We need a research
THis past Year was a census year in the U.S. We respond- ed to arguably the most long-lived and broad-based gathering of domiciliary information about the American public
anywhere. U.S. Census data, collected
every decade, provides a detailed picture of how many of us there are, where
we live, and how we’re distributed by
age, gender, household, ethnic diversity, and other characteristics.
The Census (http://2010.census.
gov/2010census/ index.php) provides
an evidence-based snapshot of America. This important information is
publicly available and used in a variety
of ways—to guide in the planning of
senior centers, schools, bridges, and
emergency services, to make assessments informed by societal trends
and attributes, and to make predictions about future social and economic
needs. The Census is particularly valuable as a planning tool in the building
of physical infrastructure, as the distribution and characteristics of the population drive the development of hospitals, public works projects, and other
essential facilities and services.
photograph by paUl dineen
Given the role and importance of the
Census in the physical world, it is useful to ask what provides an analogous
evidence-based and publicly available
snapshot of the “inhabitants” of the
Digital World—our digital data.
What do we know about our data?
How much is there? Where does it re-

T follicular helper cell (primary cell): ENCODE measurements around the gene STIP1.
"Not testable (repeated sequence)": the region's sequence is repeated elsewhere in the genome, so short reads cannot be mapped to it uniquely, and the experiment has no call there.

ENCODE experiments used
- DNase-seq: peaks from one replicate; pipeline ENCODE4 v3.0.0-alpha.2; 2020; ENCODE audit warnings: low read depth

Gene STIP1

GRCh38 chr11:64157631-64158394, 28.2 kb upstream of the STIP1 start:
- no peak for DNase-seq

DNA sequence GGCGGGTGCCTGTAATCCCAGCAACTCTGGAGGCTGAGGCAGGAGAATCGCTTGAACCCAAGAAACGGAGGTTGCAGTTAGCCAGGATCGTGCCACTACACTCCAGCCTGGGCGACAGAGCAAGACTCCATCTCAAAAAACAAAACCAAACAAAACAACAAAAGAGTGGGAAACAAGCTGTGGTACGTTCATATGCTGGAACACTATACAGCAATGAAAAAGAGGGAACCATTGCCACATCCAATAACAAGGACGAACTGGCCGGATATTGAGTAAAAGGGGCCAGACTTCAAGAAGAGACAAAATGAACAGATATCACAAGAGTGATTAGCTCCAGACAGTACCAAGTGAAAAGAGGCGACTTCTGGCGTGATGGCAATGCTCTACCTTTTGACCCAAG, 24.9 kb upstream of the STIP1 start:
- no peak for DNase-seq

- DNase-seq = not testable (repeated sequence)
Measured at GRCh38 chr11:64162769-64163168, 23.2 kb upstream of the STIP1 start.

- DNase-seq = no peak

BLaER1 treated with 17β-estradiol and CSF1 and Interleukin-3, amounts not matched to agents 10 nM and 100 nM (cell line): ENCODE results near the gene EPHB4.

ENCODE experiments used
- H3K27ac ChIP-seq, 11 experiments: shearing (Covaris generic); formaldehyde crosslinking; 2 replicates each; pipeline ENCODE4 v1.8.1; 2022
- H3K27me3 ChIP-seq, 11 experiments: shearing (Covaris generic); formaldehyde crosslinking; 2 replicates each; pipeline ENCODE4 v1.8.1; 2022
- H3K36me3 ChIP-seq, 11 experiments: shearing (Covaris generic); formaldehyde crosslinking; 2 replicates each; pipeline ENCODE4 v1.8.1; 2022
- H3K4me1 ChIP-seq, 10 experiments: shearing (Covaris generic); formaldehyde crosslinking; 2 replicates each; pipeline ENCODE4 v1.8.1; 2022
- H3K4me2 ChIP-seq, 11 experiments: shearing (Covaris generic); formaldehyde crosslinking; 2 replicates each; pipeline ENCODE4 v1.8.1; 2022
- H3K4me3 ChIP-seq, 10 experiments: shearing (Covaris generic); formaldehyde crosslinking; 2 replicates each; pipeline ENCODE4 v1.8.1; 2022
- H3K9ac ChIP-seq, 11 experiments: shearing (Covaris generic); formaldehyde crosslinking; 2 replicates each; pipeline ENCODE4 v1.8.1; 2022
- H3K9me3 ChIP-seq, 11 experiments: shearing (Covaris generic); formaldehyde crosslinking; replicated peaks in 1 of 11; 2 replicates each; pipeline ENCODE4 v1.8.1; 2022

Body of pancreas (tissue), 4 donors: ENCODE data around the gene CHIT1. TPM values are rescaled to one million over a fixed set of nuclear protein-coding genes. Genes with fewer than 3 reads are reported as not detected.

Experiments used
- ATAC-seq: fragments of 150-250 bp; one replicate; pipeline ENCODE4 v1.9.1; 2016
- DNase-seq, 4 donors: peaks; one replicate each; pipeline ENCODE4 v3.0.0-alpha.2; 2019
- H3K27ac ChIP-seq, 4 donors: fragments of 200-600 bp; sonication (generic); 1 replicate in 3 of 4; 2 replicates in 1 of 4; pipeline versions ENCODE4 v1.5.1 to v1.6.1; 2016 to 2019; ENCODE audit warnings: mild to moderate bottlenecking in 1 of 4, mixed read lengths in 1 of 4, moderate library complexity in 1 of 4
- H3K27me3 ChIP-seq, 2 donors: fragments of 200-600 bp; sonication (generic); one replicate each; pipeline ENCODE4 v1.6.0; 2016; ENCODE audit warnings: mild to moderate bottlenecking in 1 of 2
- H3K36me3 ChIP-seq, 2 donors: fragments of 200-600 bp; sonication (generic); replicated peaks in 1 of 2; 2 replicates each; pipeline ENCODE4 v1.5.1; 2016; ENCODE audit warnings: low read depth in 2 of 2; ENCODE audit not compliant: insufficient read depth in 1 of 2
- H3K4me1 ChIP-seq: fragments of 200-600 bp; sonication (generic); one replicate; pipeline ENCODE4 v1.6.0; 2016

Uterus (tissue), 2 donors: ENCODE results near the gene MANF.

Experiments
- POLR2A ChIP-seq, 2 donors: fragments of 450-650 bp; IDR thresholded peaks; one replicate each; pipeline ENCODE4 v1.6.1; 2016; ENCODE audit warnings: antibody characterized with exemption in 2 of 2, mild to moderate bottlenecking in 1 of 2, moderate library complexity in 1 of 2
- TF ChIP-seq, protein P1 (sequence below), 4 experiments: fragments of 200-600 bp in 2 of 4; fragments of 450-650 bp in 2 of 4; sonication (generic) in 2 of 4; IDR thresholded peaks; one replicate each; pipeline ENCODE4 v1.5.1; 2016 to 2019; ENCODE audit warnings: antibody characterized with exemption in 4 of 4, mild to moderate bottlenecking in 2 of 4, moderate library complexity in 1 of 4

side? What are its characteristics? Good
“top-down” methodological estimates
of these questions have come from the
reports on the increasing deluge of digi-
tal information developed by the IDC
tal-universe.pdf), by Bohn and Short
and (some time ago) by Lyman and
Varian ( http://www2.sims.berkeley.
provide intriguing, analytically derived
bounds of the Digital World.
However, to make economic decisions that can drive the cost-effective
development and deployment of the
cyberinfrastructure needed to support
long-lived digital data, we need more
resolution. This is particularly important in the research arena, where federal R&D agencies apportion funding
between the competing priorities of
conducting basic research, and creating and supporting the cyberinfrastructure that enables that research.
Just as the U.S. Census drives planning
for infrastructure in the physical world,
a Research Data Census would inform